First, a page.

In August, we introduced you to Bellingham Handmade Market. As the previous story mentioned, Rachel Jackson—a local Bellingham artisan—played a large part in founding the market at Goods Nursery and Produce last spring.
“At that point, I feel like it was definitely my project, and then Libby [Hale] and I started working together and it became our project,” Jackson says.
As the market continued through the summer, the pair realized how well they worked together, and how clearly their ethics aligned. In addition to the partnership they had created, they had also fostered a community with the artists whose goods were at the market.
As the end of the outdoor market season approached, Jackson and Hale knew the shop was something they wanted to continue.
“We were like, ‘Holiday season is right here, it just makes sense to keep going with this,’ but obviously we can’t keep doing Goods outdoors in the winter,” says Hale.
The duo was hoping to find a vacant space they could occupy for the holiday months. As they researched, Hale and Jackson connected with the owner of a building in the Fountain District who was looking for a downstairs tenant—specifically someone working in the arts.
Jackson and Hale decided to jump right in. Around this time, Hale was inspired to turn Bellingham Handmade into a state-level nonprofit organization.
“It just made sense for all the goals we were talking about and aligning with,” she says. “[Non-profit status would] help us be able to reel in
some big grants, which is how I saw, ideally, being able to fund artists having a living wage and surviving in Bellingham,” Hale continues.
When I visited Hale and Jackson in the new retail space on Meridian Street, the store had only been open for five days and still smelled of fresh wood. The building’s bright yellow exterior is hard to miss, and the interior is equally bright, with wooden shelves and colored walls.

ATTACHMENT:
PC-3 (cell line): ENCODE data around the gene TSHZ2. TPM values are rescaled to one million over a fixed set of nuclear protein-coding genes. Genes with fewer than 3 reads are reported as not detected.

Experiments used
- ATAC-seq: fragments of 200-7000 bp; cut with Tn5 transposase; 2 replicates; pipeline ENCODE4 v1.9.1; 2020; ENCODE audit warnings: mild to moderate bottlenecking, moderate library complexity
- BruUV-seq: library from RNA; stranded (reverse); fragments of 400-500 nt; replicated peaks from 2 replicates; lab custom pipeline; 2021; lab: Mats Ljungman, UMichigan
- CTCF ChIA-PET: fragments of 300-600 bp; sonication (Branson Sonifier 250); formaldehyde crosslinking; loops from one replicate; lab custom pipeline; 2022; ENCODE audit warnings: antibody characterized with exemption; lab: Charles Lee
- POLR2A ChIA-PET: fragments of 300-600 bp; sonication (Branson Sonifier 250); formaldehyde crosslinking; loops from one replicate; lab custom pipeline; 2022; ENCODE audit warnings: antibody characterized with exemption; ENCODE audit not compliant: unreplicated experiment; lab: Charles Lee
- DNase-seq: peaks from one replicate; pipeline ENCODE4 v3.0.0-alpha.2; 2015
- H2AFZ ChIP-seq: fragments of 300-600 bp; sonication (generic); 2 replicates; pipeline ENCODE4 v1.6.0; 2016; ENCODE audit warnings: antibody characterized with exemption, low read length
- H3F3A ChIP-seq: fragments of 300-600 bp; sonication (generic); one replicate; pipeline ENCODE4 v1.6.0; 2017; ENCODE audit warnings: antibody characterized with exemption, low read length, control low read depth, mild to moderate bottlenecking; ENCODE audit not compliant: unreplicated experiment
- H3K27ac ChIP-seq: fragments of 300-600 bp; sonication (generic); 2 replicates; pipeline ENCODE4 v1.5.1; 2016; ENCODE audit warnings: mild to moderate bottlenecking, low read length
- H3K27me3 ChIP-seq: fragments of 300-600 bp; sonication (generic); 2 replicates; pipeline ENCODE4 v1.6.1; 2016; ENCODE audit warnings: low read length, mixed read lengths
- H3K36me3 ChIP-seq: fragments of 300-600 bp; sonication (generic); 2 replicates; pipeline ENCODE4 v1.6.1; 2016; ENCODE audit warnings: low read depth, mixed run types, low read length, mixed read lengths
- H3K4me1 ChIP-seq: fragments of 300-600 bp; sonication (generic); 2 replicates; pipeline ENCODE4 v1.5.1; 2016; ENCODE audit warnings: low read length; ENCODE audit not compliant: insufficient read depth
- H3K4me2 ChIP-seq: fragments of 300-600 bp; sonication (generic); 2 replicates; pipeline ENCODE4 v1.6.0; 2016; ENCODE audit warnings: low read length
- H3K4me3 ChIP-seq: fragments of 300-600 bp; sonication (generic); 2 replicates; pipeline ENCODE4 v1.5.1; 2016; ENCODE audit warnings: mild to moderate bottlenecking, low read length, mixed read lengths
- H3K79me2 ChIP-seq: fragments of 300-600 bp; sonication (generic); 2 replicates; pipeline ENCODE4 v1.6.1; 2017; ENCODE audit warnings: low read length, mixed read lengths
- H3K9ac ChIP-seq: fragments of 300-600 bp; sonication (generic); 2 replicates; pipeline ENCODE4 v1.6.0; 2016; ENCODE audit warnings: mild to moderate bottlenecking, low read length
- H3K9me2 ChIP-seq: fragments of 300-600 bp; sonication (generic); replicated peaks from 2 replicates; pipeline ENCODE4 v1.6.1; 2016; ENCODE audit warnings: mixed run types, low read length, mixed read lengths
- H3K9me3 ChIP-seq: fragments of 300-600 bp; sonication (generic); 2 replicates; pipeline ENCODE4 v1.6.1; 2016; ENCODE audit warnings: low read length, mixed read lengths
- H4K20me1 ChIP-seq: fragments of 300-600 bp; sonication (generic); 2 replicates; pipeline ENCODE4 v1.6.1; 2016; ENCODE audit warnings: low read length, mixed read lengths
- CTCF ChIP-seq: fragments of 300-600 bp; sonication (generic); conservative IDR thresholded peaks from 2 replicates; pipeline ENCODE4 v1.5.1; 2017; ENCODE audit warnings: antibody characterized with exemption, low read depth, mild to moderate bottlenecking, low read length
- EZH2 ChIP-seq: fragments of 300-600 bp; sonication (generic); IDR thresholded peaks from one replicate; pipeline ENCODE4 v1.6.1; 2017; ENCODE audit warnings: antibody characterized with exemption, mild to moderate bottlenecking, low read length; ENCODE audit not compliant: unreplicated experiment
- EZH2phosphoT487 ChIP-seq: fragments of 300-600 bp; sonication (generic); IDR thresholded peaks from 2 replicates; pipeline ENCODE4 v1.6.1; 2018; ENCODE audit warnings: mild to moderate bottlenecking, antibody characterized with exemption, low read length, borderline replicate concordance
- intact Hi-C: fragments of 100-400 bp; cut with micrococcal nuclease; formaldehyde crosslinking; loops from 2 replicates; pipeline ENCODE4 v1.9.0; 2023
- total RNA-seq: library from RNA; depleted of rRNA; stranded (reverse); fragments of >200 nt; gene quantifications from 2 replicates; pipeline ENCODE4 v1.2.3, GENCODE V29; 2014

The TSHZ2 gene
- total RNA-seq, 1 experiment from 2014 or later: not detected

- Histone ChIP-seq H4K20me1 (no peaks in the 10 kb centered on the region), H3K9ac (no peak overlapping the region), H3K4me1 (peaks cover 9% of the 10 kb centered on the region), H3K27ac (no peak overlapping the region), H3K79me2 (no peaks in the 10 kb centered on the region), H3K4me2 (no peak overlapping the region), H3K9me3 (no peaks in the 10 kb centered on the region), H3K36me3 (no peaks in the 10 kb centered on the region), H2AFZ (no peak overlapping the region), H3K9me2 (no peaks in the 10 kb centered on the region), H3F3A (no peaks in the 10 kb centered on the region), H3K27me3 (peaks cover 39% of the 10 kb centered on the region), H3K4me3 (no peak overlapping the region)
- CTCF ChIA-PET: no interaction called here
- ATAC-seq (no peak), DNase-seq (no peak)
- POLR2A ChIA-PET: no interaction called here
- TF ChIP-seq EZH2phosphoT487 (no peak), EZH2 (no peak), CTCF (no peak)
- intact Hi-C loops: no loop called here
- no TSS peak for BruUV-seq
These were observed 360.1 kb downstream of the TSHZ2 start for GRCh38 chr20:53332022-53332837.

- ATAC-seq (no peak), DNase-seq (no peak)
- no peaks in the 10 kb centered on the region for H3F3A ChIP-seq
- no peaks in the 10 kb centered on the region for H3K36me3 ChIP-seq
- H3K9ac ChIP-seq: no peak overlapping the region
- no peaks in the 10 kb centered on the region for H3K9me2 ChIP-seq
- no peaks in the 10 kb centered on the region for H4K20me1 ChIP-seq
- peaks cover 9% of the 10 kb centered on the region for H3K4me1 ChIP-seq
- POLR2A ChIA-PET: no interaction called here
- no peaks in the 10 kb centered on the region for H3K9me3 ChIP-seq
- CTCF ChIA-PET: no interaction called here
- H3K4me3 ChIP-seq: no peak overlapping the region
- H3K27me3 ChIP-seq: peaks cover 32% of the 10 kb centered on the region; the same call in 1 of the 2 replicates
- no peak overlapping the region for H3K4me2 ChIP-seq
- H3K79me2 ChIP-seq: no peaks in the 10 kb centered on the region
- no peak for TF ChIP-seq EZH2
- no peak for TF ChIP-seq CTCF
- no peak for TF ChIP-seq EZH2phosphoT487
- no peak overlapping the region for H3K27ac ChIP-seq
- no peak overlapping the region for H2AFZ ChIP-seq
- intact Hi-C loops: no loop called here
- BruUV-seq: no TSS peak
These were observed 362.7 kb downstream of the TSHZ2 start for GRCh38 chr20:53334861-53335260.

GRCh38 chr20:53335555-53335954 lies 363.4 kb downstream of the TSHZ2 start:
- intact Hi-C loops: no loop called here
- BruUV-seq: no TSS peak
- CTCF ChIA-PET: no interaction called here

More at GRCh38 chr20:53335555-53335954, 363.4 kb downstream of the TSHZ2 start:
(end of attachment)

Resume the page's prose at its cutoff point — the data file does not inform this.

Throughout the store, you’ll find various handcrafted goods from local makers, like cutting boards made by Carrve Woodworks and the entire collection of El Fuego Hot Sauces.
Jackson sells her jewelry in the space, as does Hale, who makes whimsical needle felt work. Other gift items, like shirts, hats, novelty figurines, and home decor pieces also abound.
In addition to the retail shop, the new space also has a classroom. Artists who pay for a Bellingham Handmade membership and sell their goods in-store can use the space for free.
Jackson taught the first class in mid November, on creating ear hooks. Class prices are set by the instructor and are available to the public. Members are able to attend the classes strictly at material cost. Community Members, which is another tier of membership, may reserve the space for an hourly rate.
“You can hold classes in there, use it as a workroom, study space, meeting spot, whatever,” says Hale. “It’s definitely more like a solo little
area to work.”
2715 Meridian St., Bellingham, bellinghamhandmade.com
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